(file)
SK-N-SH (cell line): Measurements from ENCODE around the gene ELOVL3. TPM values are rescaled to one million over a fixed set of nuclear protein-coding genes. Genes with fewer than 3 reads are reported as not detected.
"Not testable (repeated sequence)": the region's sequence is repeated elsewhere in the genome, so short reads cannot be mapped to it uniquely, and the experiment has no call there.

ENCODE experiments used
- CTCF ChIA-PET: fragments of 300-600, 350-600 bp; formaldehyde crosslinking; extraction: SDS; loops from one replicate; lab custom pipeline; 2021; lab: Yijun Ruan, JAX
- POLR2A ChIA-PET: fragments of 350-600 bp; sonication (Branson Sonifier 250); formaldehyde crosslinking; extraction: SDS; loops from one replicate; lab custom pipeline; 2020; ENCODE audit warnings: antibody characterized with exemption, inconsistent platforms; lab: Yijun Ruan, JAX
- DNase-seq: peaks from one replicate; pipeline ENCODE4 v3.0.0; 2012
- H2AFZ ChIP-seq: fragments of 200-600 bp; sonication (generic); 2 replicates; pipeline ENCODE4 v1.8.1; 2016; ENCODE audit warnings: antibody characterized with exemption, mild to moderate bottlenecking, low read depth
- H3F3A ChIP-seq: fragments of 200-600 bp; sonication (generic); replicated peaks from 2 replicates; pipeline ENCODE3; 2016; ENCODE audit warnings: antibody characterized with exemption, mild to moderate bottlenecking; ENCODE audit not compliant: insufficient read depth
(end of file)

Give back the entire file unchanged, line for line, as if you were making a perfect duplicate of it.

SK-N-SH (cell line): Measurements from ENCODE around the gene ELOVL3. TPM values are rescaled to one million over a fixed set of nuclear protein-coding genes. Genes with fewer than 3 reads are reported as not detected.
"Not testable (repeated sequence)": the region's sequence is repeated elsewhere in the genome, so short reads cannot be mapped to it uniquely, and the experiment has no call there.

ENCODE experiments used
- CTCF ChIA-PET: fragments of 300-600, 350-600 bp; formaldehyde crosslinking; extraction: SDS; loops from one replicate; lab custom pipeline; 2021; lab: Yijun Ruan, JAX
- POLR2A ChIA-PET: fragments of 350-600 bp; sonication (Branson Sonifier 250); formaldehyde crosslinking; extraction: SDS; loops from one replicate; lab custom pipeline; 2020; ENCODE audit warnings: antibody characterized with exemption, inconsistent platforms; lab: Yijun Ruan, JAX
- DNase-seq: peaks from one replicate; pipeline ENCODE4 v3.0.0; 2012
- H2AFZ ChIP-seq: fragments of 200-600 bp; sonication (generic); 2 replicates; pipeline ENCODE4 v1.8.1; 2016; ENCODE audit warnings: antibody characterized with exemption, mild to moderate bottlenecking, low read depth
- H3F3A ChIP-seq: fragments of 200-600 bp; sonication (generic); replicated peaks from 2 replicates; pipeline ENCODE3; 2016; ENCODE audit warnings: antibody characterized with exemption, mild to moderate bottlenecking; ENCODE audit not compliant: insufficient read depth